Determinants of consumer attitude toward corporate sponsors: A comparison between a profit and non-profit sport event sponsorship
Ko, Yong Jae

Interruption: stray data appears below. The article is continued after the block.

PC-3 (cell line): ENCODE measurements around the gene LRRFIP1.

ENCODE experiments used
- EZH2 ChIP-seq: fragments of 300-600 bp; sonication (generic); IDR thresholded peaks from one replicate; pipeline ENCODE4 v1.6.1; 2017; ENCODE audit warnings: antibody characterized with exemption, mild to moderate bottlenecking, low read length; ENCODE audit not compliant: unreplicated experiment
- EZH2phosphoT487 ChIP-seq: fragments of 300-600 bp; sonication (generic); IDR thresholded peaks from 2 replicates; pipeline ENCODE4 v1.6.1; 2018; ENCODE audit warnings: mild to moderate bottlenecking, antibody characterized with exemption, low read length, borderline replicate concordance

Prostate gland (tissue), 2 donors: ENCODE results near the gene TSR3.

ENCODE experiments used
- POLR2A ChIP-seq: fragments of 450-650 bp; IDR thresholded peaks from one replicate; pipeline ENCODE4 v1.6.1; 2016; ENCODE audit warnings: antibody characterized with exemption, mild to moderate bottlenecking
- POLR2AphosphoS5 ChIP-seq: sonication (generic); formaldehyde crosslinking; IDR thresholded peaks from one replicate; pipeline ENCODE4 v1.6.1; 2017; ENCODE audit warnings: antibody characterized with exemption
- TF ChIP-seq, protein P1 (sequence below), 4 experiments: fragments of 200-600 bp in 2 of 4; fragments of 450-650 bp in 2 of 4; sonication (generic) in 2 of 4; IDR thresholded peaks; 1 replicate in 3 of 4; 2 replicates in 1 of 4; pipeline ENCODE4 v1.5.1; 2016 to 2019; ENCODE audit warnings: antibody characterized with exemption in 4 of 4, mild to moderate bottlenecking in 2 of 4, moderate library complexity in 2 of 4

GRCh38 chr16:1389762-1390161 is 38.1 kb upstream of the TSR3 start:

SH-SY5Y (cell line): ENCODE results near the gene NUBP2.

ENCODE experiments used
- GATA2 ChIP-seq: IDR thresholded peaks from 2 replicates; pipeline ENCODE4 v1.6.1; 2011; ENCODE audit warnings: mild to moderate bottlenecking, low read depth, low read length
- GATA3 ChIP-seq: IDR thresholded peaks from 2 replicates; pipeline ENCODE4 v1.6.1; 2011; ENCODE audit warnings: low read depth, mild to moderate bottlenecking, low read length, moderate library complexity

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The purposes of the present study were to identify key attributes of sponsors that positively influence consumers’ attitude formation and to examine the moderator role of sport event types (nonprofit vs. profit). Based on the theories of range and selective attention, we hypothesized that consumers weigh differently on particular sponsorship attributes depending on event type (i.e., profit vs. nonprofit) in constructing their attitude. The study utilized multi-group structural equation modeling on data collected by questionnaire survey from a total of 505 spectators of college sport event (n = 303) and FIFA World Cup (n = 202). Results of structural equation modeling test indicate that prominence of sponsors is an important predictor of consumer attitude in both events, while sincerity of sponsors was found to be important in local and amateur college sport event sponsorship. From a theoretical perspective, the current study sheds light on sponsorship study, particularly the importance of examining sponsor characteristics in predicting consumer attitude and the event type as a moderating variable. A key practical implication is that sport managers should carefully examine consumers’ perceptions toward sponsor characteristics in making their event sponsorship decisions.